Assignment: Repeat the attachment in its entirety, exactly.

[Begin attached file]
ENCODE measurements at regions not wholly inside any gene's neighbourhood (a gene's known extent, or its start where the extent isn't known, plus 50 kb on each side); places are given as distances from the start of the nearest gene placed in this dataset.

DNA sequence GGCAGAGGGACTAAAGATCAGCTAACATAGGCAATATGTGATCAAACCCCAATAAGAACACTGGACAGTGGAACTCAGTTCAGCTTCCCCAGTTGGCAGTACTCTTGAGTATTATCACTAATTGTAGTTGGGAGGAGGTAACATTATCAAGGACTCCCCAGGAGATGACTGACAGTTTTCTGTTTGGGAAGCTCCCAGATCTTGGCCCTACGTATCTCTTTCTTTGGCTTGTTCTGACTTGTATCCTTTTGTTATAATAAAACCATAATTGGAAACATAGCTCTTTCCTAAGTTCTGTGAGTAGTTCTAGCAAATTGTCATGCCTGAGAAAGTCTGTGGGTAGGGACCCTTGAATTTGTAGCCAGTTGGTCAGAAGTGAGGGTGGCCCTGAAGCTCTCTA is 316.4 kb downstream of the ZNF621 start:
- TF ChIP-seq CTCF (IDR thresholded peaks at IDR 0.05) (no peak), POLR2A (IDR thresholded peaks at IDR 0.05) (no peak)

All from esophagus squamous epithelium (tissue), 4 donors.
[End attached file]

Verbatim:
ENCODE measurements at regions not wholly inside any gene's neighbourhood (a gene's known extent, or its start where the extent isn't known, plus 50 kb on each side); places are given as distances from the start of the nearest gene placed in this dataset.

DNA sequence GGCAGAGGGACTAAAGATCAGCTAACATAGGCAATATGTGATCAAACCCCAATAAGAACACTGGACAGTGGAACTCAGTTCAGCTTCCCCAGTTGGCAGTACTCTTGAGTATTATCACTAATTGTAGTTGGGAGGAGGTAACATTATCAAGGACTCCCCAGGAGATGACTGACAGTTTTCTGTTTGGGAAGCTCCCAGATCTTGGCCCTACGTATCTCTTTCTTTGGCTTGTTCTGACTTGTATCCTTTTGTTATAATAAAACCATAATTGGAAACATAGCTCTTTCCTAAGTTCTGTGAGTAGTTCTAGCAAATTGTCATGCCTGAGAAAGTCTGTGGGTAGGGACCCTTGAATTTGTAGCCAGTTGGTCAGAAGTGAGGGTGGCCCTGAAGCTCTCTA is 316.4 kb downstream of the ZNF621 start:
- TF ChIP-seq CTCF (IDR thresholded peaks at IDR 0.05) (no peak), POLR2A (IDR thresholded peaks at IDR 0.05) (no peak)

All from esophagus squamous epithelium (tissue), 4 donors.